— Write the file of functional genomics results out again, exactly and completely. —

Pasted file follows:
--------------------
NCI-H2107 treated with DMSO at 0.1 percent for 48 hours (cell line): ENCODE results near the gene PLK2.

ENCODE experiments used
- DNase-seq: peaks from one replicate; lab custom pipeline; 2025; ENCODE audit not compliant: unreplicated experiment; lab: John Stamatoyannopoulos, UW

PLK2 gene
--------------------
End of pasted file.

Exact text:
NCI-H2107 treated with DMSO at 0.1 percent for 48 hours (cell line): ENCODE results near the gene PLK2.

ENCODE experiments used
- DNase-seq: peaks from one replicate; lab custom pipeline; 2025; ENCODE audit not compliant: unreplicated experiment; lab: John Stamatoyannopoulos, UW

PLK2 gene